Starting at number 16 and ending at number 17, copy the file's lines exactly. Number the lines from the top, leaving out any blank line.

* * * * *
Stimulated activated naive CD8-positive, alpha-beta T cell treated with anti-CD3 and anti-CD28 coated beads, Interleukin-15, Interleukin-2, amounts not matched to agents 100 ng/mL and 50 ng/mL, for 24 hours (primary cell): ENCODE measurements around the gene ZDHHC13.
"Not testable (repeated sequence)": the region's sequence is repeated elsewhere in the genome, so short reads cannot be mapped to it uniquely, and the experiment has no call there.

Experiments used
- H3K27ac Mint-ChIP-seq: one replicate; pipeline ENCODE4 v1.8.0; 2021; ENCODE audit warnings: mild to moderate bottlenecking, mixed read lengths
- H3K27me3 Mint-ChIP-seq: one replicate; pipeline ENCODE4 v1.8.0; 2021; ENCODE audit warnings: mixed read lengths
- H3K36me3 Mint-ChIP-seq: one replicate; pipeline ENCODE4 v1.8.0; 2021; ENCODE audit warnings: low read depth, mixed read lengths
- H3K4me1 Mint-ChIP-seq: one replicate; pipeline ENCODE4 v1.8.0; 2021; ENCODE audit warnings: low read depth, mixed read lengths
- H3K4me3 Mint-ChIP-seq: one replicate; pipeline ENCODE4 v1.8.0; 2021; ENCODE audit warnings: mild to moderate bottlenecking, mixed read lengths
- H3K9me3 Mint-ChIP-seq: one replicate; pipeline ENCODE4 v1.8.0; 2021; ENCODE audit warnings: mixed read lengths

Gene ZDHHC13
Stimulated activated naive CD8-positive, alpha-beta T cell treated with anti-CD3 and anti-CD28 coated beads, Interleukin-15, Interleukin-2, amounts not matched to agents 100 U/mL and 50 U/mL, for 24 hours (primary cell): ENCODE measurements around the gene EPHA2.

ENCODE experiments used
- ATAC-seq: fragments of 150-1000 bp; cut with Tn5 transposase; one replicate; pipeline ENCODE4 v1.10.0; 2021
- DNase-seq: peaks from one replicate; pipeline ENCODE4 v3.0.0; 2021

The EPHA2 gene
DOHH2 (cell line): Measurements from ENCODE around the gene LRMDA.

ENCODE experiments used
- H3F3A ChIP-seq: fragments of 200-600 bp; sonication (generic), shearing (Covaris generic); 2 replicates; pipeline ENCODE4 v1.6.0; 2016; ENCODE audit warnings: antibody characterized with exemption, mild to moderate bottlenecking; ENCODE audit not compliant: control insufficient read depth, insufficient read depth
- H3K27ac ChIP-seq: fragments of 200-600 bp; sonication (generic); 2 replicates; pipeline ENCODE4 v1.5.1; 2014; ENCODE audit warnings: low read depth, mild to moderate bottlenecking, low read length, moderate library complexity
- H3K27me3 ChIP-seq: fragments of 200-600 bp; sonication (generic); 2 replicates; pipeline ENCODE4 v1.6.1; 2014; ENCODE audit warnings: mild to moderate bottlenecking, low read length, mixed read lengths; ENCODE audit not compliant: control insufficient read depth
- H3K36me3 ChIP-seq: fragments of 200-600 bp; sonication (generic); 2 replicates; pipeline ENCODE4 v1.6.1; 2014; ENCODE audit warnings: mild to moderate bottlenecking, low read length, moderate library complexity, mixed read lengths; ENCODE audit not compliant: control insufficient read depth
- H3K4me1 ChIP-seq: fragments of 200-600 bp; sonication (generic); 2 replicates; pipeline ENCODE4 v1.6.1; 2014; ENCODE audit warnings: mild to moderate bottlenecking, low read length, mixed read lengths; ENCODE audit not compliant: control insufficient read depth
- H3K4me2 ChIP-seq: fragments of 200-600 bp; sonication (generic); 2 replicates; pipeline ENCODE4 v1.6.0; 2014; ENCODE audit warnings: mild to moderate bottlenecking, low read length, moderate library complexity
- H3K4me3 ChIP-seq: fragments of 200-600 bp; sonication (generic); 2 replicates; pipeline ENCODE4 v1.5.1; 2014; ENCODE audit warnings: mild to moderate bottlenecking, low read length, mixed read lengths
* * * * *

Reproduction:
DOHH2 (cell line): Measurements from ENCODE around the gene LRMDA.

ENCODE experiments used